Natural disasters and the issue of responsibility

Mar 09, 2022 | written by:

Again and again, new climate catastrophes occur which all have one thing in common: they hit us “completely out of the blue”. But why? It’s time for the decision-makers to take responsibility.

Tidal waves, storms, floods – after each new climate-related disaster, we go through the same sequence of events. Intense media coverage, politicians making public appearances on the ground and a hasty conclusion: we are powerless against the effects of climate change.

But is this really true?

Acting instead of reacting

One thing’s for sure: as a result of climate change, storms and floods are becoming more frequent and more severe. After each disaster, researchers focus on trying to establish a direct correlation with global warming. Most of the time, they succeed.

But a growing number of these researchers are also warning us of something else. Politicians and the media must finally become more proactive in the climate crisis. All too often, the same mistakes are made. Those responsible at all levels do not act with foresight, but merely react. The result: short-term, chaotic decisions. This is one aspect that is often overlooked in the reporting.

The focus on changing global weather patterns is important. Yet climate change is an issue that will require decades of international effort. Focusing only on this, however, absolves politicians and other major players on the international scene of their responsibility in the here and now. It’s up to them to protect their citizens from the effects of disasters.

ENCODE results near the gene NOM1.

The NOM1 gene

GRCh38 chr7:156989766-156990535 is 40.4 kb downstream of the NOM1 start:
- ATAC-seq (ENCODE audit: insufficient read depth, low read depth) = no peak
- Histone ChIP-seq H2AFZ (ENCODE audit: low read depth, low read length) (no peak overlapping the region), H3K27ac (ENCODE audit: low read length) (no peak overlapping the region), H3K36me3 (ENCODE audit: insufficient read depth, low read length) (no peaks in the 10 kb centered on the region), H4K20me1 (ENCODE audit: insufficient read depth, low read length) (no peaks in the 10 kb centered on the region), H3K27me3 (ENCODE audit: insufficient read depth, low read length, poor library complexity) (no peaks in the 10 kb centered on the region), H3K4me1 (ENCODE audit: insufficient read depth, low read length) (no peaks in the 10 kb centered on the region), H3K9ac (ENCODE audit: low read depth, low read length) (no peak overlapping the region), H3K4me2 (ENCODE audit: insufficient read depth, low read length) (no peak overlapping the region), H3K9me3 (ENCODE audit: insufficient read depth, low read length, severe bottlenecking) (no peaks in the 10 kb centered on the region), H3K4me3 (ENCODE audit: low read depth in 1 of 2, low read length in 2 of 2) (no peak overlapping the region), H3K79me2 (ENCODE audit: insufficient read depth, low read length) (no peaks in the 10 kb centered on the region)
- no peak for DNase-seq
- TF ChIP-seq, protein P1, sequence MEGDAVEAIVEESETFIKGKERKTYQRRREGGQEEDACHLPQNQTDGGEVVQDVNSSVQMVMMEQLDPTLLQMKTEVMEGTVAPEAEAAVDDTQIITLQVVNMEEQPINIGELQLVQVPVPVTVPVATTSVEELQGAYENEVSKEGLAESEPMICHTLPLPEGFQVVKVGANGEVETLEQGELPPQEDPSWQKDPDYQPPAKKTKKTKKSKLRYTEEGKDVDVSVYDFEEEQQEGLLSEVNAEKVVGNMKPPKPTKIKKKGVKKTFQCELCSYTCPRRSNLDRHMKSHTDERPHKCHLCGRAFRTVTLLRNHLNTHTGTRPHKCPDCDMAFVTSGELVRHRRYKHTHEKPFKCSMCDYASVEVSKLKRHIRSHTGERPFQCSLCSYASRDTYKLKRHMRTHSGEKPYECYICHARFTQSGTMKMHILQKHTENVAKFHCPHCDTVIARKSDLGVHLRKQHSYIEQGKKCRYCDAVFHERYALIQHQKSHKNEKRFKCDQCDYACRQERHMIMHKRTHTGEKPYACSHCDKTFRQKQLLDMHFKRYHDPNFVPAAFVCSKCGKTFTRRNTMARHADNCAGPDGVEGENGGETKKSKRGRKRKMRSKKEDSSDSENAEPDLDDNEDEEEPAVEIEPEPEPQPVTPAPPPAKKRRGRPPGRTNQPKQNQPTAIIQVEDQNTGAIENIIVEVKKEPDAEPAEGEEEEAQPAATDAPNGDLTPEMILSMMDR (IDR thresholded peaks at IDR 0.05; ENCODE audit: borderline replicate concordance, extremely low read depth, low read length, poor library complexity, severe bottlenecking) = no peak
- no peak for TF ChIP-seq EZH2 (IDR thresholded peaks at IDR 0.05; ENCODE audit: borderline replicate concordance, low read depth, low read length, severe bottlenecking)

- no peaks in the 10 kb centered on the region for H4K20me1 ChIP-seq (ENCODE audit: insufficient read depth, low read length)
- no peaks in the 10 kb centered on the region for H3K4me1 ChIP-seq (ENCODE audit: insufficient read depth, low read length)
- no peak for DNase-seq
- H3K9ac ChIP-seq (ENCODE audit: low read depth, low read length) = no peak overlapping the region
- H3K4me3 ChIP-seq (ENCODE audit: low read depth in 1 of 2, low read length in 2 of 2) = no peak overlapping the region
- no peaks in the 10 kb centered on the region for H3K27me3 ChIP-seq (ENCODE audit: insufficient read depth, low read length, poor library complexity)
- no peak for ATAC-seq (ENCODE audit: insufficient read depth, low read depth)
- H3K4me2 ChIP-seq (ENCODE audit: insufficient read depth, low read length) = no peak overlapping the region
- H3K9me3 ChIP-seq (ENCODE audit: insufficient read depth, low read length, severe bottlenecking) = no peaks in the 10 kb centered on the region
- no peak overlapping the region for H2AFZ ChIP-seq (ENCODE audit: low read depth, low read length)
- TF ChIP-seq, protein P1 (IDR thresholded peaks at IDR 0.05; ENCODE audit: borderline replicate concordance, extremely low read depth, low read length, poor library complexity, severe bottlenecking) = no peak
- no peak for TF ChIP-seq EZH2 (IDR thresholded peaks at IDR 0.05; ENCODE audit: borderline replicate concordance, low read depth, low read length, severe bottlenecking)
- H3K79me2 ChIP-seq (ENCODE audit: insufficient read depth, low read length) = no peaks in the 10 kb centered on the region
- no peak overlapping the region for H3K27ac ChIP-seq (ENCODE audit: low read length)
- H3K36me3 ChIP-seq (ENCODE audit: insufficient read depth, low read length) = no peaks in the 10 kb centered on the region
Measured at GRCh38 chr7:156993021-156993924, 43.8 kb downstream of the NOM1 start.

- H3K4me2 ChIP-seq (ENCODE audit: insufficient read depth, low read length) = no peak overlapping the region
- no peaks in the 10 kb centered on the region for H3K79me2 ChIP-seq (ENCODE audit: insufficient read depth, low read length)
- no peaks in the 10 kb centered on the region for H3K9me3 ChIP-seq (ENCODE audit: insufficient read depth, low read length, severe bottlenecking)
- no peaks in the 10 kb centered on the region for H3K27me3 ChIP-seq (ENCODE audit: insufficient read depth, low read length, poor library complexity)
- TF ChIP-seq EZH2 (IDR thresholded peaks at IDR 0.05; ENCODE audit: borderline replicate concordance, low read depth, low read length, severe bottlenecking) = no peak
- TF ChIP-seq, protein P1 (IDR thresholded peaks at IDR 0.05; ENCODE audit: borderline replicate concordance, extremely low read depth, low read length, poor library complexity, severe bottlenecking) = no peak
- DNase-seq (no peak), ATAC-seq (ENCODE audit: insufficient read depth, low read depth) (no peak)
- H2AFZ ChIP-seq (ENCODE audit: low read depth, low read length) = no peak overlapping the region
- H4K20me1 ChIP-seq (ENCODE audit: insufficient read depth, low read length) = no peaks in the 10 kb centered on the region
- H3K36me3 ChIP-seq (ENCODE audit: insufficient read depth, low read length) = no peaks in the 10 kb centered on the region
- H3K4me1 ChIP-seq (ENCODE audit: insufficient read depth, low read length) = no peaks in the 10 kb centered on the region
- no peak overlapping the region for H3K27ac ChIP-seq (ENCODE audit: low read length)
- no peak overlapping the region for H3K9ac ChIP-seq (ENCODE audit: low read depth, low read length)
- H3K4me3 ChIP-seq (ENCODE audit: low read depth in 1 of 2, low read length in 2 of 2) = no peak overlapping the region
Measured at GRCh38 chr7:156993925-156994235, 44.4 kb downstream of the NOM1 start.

(Disasters related to rising temperatures –

The devastating floods in Germany in 2021 are a case in point. For years, experts have complained that monoculture in the once marshy hillsides would destroy the natural infiltration of water into the soil. It was the new artificial drainage systems in the fields, which channelled the water so quickly into rivers and villages, that made the disaster we witnessed last year possible.

Warnings that were consciously ignored. But not only in Germany. 

Climate change meets vulnerability

Whether it’s droughts in Africa, forest fires in the US or floods in Europe – blaming climate change and abdicating responsibility is a recurring pattern around the world.

Friederike Otto from Imperial College London has been studying the causes of climate-related disasters for a number of years. In her new article, stop blaming the climate for disasters, she warns of our vulnerability to disasters.


“Disasters occur when hazards meet vulnerability. We must acknowledge the human-made components of both vulnerability and hazard and emphasise human agency in order to proactively reduce disaster impacts.”


This is a problem with multiple causes, including poor water or forest management, unplanned urbanisation and social injustice. The common theme? They are all things we’ve created ourselves.

As is often the case, the truth lies somewhere between black and white. But there is great danger – as Friederike Otto concluded – in “the premature attribution of disasters to climate change”. This gives those responsible an alibi to justify the crisis we’re in.

Prevention is the only way

“Climate change is a crisis multiplier”, UN Secretary-General Antonio Guterres declared at the last COP26 climate summit. An interesting way of putting it. Because multiplying also implies that there are already existing problems that will only be worsened by the climatic conditions.

These problems need to be addressed. Because planning ahead is the only way to minimise damage and save lives in the future. And this leads us to the far greater and deeper truth that lies behind it.

With forward-looking planning and consistent action, extreme weather events need not necessarily lead to extreme disasters. It’s time for politicians to take this responsibility for their citizens.

We can’t solve this alone. But together we’re strong!
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